Real Es­tate Deals Could Pick Up, But Prices May Not

A sta­ble govt at Cen­tre will lift in­vestor sen­ti­ment

The Economic Times - - Personal Finance - Pos­i­tive Out­look


The for­ma­tion of a sta­ble, re­for­mori­ented govern­ment at the Cen­tre has brought about the much-needed im­prove­ment in sen­ti­ment in the real es­tate sec­tor, which was reel­ing un­der a slow­down for the past 2-3 years. Mar­ket ex­perts widely ex­pect this pos­i­tive sen­ti­ment to trans­late into a pick-up in property trans­ac­tions. “We ex­pect some sen­ti­ment-driven in­crease in trans­ac­tions in the res­i­den­tial seg­ment in the near term,” said An­shul Jain, chief ex­ec­u­tive, DTZ In­dia. Added San­jay Dutt, ex­ec­u­tive MD-South Asia, Cush­man and Wake­field: “A sta­ble govern­ment will lift the sen­ti­ments of the in­vestor com­mu­nity, which has a strong im­pact on hous­ing and of­fice sales.” But this may not lead to prices in the res­i­den­tial seg­ment mov­ing up im­me­di­ately. “It will take at least 6-12 months for house prices to be­gin mov­ing up,” said Sachin Sand­hir, man­ag­ing di­rec­tor, RICS South Asia. Many mi­cro-mar­kets suf­fer from over­sup­ply. Mean­while, the realty sec­tor’s ex­pec­ta­tions from the new govern­ment are high. Top­ping its wish list is faster grant of ap­provals for projects. “We ex­pect the new govern­ment to be more ef­fi­cient and cor­rup­tion-free in the mat­ter of grant­ing ap­provals to real es­tate projects,” said Lalit Ku­mar Jain, chair­man, CREDAI and MD, Ku­mar Ur­ban De­vel­op­ment. A com­mon re­frain within the in­dus­try is that de­vel­op­ers shouldn’t be pe­nalised for de­lays. Next on the wish list is the pas­sage of the long-pend­ing Real Es­tate Reg­u­la­tion and De­vel­op­ment Bill. “By mak­ing de­vel­op­ers more ac­count­able, it will re­vive con­sumers’ trust in the sec­tor, which is rather low at present,” said San­jay Sharma, MD, Qubrex, a Gur­gaon-based real es­tate con­sul­tancy. How­ever, some of the more dra­co­nian pro­vi­sions of the Bill need to be wa­tered down. In its cur­rent form, the Bill says that if a de­vel­oper doesn’t com­ply with cer­tain rules, he could be jailed. The slow­down in sales has caused se­vere cash crunch among de­vel­op­ers. This has forced de­vel­op­ers to bor­row from NBFCs, pri­vate eq­uity play­ers and pri­vate lenders at high rates, thereby mak­ing hous­ing more ex­pen­sive for the buyer. “Fund flow to the hous­ing sec­tor from banks and hous­ing fi­nance in­sti­tu­tions needs to im­prove,” said Ku­mar. This will hap­pen only if the RBI re­laxes the pro­vi­sion­ing norms and caps ap­plied to real es­tate lend­ing, which the sec­tor re­gards as very strin­gent.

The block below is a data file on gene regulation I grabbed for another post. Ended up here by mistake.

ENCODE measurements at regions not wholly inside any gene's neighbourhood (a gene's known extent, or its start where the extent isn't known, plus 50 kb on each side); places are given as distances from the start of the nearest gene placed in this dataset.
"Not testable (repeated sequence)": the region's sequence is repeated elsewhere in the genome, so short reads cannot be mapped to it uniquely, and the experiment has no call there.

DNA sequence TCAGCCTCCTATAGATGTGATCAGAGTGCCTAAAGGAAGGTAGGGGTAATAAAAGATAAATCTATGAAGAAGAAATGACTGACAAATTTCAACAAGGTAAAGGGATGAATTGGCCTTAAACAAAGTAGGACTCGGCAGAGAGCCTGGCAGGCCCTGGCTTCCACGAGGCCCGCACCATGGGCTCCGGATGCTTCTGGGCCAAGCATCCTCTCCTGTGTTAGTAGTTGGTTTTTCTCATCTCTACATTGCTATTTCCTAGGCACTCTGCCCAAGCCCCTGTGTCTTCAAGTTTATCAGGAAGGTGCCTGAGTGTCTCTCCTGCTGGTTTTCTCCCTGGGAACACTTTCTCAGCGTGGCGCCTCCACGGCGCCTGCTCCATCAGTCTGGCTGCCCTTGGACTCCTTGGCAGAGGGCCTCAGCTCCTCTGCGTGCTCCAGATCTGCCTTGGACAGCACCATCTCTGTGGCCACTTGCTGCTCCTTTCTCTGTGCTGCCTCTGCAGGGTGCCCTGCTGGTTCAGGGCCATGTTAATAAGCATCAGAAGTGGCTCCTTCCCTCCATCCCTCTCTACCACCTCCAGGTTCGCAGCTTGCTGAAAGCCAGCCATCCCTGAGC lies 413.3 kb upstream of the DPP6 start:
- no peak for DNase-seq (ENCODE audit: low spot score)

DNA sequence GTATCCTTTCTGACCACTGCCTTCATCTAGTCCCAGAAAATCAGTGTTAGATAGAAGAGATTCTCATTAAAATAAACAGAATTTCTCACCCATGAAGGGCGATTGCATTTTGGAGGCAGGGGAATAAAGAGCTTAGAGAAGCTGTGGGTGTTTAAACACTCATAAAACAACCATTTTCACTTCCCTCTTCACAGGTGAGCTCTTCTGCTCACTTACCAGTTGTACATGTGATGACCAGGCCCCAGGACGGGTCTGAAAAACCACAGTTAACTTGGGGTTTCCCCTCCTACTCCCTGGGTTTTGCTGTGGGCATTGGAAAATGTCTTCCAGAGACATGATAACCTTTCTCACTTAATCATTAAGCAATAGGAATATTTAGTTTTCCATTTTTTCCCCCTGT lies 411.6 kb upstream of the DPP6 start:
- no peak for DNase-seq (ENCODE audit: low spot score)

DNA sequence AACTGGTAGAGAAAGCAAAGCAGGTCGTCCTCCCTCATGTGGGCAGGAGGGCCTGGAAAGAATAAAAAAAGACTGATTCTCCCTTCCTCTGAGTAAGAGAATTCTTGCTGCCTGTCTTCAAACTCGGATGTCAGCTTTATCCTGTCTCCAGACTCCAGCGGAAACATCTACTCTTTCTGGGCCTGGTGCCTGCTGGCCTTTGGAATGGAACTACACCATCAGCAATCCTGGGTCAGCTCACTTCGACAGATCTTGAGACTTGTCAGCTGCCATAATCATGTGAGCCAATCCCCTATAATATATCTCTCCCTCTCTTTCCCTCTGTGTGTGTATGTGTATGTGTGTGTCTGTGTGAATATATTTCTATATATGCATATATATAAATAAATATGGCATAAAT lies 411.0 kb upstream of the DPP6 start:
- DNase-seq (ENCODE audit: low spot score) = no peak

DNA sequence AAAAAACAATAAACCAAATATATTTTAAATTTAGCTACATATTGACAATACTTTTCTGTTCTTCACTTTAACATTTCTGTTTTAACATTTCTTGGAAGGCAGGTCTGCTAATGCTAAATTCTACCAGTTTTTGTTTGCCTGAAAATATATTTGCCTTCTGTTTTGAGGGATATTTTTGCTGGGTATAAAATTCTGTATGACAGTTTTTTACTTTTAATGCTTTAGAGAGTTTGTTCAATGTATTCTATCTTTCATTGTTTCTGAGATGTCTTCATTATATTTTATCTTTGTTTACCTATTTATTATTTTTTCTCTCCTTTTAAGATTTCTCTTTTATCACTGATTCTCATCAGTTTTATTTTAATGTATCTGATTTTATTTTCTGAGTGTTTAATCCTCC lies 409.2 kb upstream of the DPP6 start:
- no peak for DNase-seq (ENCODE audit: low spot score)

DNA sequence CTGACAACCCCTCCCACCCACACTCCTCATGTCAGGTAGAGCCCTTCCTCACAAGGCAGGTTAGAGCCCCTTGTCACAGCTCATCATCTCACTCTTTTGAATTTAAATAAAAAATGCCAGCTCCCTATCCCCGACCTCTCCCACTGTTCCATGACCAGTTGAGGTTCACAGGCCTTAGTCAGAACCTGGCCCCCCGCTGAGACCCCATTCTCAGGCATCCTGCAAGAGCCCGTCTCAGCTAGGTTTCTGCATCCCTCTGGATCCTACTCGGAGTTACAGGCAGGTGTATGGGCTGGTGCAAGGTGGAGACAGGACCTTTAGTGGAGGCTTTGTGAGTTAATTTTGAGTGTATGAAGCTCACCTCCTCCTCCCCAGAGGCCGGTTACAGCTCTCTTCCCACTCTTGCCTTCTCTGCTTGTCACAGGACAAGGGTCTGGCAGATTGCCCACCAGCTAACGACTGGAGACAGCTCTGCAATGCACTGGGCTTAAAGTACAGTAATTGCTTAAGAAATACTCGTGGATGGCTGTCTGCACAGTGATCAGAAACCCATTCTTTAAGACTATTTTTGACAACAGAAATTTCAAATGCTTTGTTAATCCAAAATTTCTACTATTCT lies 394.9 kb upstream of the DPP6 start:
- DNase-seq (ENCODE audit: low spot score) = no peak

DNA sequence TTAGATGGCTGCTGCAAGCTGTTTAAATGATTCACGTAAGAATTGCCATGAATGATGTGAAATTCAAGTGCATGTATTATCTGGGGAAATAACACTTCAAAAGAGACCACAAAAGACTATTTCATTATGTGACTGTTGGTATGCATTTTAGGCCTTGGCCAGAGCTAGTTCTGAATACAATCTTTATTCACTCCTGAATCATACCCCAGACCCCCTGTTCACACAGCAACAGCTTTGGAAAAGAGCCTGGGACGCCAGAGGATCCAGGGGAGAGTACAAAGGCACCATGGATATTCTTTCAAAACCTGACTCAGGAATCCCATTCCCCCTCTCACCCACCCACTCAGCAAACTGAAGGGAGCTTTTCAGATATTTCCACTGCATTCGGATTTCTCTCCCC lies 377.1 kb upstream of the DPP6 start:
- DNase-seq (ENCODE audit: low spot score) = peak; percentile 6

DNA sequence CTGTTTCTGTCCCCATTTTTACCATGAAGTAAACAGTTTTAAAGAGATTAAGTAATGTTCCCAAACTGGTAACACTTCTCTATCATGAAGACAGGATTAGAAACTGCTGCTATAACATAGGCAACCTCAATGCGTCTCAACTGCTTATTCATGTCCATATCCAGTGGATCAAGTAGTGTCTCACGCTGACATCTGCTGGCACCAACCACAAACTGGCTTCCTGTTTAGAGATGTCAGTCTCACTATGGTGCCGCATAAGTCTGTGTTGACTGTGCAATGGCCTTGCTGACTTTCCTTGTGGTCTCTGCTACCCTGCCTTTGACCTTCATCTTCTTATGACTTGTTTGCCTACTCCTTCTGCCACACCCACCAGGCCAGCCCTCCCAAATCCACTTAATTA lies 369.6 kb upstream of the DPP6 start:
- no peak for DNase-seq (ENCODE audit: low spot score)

To­wards the end of its ten­ure, the UPAII govern­ment had spo­ken of op­er­a­tional­is­ing REITs. “Mak­ing REITs a re­al­ity will make much more funds avail­able to play­ers,” said Jain of DTZ.

A cou­ple of tax ben­e­fits would pro­vide im­me­di­ate fil­lip to the sec­tor. The ear­lier govern­ment had al­lowed an additional tax de­duc­tion of ` 1 lakh to per­sons tak­ing a home loan of up to ` 25 lakh. This ben­e­fit, how­ever, ex­pired on March 31, 2014. “Ex­tend­ing the tax de­duc­tion by an­other year and levy­ing TDS on prop­er­ties priced at ` 1 crore or more will pro­vide im­me­di­ate fil­lip to the sec­tor,” said Sand­hir. The real es­tate mar­ket had turned op­ti­mistic about the fu­ture out­look in re­cent months. The Knight Frank-Ficci Real Es­tate Sen­ti­ment In­dex rose by over 20% dur­ing the quar­ter

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